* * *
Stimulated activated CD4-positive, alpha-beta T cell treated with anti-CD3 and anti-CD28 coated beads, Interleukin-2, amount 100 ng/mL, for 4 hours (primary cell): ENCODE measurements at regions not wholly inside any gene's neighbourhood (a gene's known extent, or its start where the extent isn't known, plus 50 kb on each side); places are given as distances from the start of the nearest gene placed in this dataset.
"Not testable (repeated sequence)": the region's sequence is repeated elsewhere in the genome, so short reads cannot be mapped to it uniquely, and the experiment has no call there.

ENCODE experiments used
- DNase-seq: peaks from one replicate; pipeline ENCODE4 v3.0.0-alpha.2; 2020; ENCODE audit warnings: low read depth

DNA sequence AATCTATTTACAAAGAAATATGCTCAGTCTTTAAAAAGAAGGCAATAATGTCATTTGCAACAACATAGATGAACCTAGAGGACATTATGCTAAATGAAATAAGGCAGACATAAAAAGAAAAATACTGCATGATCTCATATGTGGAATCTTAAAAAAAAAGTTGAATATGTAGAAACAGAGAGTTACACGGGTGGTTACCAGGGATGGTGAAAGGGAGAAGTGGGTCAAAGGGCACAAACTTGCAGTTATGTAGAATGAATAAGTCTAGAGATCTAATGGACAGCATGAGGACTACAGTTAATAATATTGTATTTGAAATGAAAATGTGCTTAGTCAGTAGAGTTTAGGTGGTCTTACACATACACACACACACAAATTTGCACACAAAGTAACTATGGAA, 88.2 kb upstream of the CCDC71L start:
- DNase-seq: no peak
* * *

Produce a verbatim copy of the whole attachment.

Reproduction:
Stimulated activated CD4-positive, alpha-beta T cell treated with anti-CD3 and anti-CD28 coated beads, Interleukin-2, amount 100 ng/mL, for 4 hours (primary cell): ENCODE measurements at regions not wholly inside any gene's neighbourhood (a gene's known extent, or its start where the extent isn't known, plus 50 kb on each side); places are given as distances from the start of the nearest gene placed in this dataset.
"Not testable (repeated sequence)": the region's sequence is repeated elsewhere in the genome, so short reads cannot be mapped to it uniquely, and the experiment has no call there.

ENCODE experiments used
- DNase-seq: peaks from one replicate; pipeline ENCODE4 v3.0.0-alpha.2; 2020; ENCODE audit warnings: low read depth

DNA sequence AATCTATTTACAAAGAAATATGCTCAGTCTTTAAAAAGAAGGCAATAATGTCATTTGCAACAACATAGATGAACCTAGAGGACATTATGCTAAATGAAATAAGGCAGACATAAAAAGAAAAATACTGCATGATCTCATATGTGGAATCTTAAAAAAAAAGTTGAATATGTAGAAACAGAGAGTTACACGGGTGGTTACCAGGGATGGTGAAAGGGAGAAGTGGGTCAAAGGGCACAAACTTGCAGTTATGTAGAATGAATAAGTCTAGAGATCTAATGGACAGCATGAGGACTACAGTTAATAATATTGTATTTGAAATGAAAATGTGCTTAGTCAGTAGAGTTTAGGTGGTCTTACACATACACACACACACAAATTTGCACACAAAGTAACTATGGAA, 88.2 kb upstream of the CCDC71L start:
- DNase-seq: no peak